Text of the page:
Sometimes, it even reminds me of the best games from other platforms and genres. As Ratchet, I visited the barren, mystical planet of Sevali and rocketed around it as I might across a map in “Destiny.” As Rivet, Ratchet’s alternate dimension counterpart, I sailed through the skies and between enemy ship formations on a fire-breathing dragon, recalling the classic video game propensity to reimagine wyverns as fighter jets.
Eventually, the game breaks into all-out war, and it becomes easier to imagine a next-generation “Halo” game thanks to bewitching creature designs and lively animation popping through a mobbed, action-packed battlefield. As more dimensional rifts open to unleash armies upon you, I realized I was playing the inverse of the “Avengers: Endgame” finale. Instead of Thanos facing portals of Marvel’s heroes, it’s a pair of fuzzy space cats against a never-ending stream of alien hordes.
This alone would make “Rift Apart,” the first major game released exclusively for the modern console generation, easy to recommend to almost anyone. But everything, from the game’s presentation to its writing, elevates it above even the series’s past high watermarks.
Let’s start with the remarkable animation work. It’s been an old aspiration for video games to surpass Pixar films in visual quality; the Ratchet and Clank series has quietly led that march. The original games, whose development team included PlayStation console architect Mark Cerny, were already the best showcases for those earlier consoles. On the PlayStation 5, Rivet’s tight-lipped smile and reserved nods belie her reluctance to trust anyone else, and it’s in sharp contrast to Ratchet’s wide-mouthed, teeth-baring, all-too-eager disposition. The animation fulfills an actor’s duty to communicate the unspoken.
While Insomniac has always employed top-shelf animators in the games industry, “Rift Apart” proves the studio stands at the vanguard of modern-day animation. They carry on a proud cartooning tradition of painting the rich tapestry of human expression as bold, bright faces on anything, be it a robot or a Lombax, the nearly extinct race of alien space cats of which Ratchet and Rivet remain the sole survivors.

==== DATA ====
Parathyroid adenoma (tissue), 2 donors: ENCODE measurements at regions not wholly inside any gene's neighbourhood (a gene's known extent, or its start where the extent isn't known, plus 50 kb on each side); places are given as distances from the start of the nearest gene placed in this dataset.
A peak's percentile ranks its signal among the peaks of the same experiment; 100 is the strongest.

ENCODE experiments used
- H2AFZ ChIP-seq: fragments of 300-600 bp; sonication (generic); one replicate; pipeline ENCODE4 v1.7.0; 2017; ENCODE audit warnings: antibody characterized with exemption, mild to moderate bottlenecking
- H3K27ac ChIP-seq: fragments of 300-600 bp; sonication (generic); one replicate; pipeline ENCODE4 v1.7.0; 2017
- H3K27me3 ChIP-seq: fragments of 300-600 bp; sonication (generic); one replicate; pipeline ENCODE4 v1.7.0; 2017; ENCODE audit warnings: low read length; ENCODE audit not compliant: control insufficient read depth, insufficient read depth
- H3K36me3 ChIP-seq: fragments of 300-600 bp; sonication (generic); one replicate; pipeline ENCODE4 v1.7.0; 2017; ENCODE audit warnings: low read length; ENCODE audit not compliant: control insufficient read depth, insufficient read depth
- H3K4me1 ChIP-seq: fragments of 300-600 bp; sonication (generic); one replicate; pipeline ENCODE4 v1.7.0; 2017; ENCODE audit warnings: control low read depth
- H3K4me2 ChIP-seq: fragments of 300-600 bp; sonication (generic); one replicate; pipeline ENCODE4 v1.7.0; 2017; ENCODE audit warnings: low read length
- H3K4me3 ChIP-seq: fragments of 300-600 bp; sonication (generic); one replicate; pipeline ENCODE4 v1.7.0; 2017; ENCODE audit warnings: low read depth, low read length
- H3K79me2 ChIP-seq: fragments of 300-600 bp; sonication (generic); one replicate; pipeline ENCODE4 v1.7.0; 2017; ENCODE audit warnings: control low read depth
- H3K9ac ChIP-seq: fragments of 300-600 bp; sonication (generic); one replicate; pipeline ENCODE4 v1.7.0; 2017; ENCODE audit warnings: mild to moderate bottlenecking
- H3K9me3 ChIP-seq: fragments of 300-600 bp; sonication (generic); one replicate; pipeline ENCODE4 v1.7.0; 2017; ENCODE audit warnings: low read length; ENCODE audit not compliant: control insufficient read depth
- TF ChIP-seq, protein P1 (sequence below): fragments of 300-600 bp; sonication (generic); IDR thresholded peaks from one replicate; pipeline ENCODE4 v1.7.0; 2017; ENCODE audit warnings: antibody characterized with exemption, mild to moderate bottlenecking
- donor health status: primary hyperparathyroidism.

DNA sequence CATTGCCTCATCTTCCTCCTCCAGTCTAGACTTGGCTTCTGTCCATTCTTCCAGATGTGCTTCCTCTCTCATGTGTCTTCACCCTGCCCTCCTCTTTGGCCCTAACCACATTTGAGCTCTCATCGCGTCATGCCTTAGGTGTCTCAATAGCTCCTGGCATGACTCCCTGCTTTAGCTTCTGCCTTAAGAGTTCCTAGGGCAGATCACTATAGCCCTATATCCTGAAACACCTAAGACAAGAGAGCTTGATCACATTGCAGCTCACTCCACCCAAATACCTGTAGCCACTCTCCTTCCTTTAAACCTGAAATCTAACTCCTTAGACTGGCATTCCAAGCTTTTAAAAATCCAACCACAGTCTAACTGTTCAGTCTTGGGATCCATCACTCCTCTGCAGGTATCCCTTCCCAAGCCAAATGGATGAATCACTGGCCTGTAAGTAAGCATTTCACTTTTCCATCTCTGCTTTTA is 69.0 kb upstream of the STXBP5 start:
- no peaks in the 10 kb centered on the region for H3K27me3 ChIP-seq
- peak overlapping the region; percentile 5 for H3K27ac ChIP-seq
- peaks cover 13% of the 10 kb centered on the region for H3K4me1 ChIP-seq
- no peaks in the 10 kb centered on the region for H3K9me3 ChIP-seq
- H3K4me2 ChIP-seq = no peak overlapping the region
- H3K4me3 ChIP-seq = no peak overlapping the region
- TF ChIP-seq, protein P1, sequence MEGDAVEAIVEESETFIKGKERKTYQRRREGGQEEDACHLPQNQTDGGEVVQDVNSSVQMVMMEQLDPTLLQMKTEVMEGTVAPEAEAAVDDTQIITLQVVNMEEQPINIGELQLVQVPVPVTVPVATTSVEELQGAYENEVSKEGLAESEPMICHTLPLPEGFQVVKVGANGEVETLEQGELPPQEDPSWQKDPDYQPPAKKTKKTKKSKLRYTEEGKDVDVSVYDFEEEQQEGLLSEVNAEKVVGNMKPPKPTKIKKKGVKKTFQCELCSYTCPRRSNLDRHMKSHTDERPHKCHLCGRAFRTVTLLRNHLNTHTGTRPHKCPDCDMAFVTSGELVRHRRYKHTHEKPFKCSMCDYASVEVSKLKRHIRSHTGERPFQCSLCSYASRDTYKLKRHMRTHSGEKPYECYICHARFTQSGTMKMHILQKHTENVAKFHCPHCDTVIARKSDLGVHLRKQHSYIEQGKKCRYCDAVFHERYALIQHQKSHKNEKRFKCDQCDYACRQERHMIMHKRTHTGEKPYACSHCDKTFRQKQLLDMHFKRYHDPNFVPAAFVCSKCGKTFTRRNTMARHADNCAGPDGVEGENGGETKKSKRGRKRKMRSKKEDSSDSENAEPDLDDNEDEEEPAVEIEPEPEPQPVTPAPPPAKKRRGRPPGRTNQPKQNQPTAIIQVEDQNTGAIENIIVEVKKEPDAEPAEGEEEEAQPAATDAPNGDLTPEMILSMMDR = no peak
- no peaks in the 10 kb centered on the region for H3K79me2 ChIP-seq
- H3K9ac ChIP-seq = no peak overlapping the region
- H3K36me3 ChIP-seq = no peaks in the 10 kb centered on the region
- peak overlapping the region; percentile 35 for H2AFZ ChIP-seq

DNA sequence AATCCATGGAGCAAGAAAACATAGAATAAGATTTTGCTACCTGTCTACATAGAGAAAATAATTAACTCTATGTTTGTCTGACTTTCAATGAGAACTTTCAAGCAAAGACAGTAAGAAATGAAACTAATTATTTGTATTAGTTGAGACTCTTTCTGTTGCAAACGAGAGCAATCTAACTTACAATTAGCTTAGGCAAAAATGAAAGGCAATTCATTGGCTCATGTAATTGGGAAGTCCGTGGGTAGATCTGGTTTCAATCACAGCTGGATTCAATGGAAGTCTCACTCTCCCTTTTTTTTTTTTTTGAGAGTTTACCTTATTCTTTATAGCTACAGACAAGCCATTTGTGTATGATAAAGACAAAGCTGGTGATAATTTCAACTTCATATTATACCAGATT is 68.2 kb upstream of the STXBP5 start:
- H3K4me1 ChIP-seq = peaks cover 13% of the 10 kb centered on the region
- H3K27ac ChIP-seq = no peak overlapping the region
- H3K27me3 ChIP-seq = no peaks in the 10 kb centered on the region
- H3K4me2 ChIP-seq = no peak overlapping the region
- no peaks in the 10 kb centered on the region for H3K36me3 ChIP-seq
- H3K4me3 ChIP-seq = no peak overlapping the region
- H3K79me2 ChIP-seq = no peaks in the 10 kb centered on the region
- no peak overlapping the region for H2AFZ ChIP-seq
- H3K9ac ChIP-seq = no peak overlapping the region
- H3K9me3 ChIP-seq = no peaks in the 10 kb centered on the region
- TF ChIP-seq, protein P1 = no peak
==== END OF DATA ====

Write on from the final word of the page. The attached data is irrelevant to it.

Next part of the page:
“Rift Apart” is no profound innovation for its genre or medium. Rather, it’s a refinement of the satisfying gameplay loop Insomniac created for the second sequel, “Going Commando.” This is welcome news, since longtime fans consider Ratchet and Clank the best platformer series outside of Mario’s galaxy.
The dimensional rifts, the game’s headlining feature, held much promise for novel gameplay possibilities, but sadly there’s little that approaches the playfulness and creativity of even 2007’s “Portal.” The rifts mostly operate as a way for the player to navigate maps, whether it’s to swing to “open rifts” like they’re grappling points, or warping you to a completely different location. Otherwise, it’s an enchanting visual trick, made possible with the PlayStation 5′s powerful hardware.
What it lacks in gameplay innovation, it makes up for by being practically flawless. The controls were perfected in the PS2 days and remain perfect today. Upgrading the game’s 18 diverse weapons by collecting literal millions of bolts is still a rewarding preoccupation. And each of the nine planets offers memorable, distinctive experiences and cultures. There’s Rivet’s home planet of delightful Minnesotan-accented beings who are all called Mort. There’s the mining installation sporting an anxiety-ridden crew — understandable given that their drilling work constantly toes the line of planetary destruction.
The adventure bounces between the two heroes at the player’s whim, with Rivet exploring one part of the galaxy and Ratchet the other. They’re both on a mission to fix the interdimensional mess left by fan favorite villain Dr. Nefarious, who dragged the heroes into a universe where he’s already won and dominates as an emperor. The pacing of depicting two different heroes working separately toward the same goal feels like a practice run for the inevitable Spider-Man sequel with more than one web slinger, and “Rift Apart” both displays and instills confidence in this balancing act. It’s also important to note that playing as Rivet is no different from controlling Ratchet, which makes sense, considering the premise of alternate dimensions.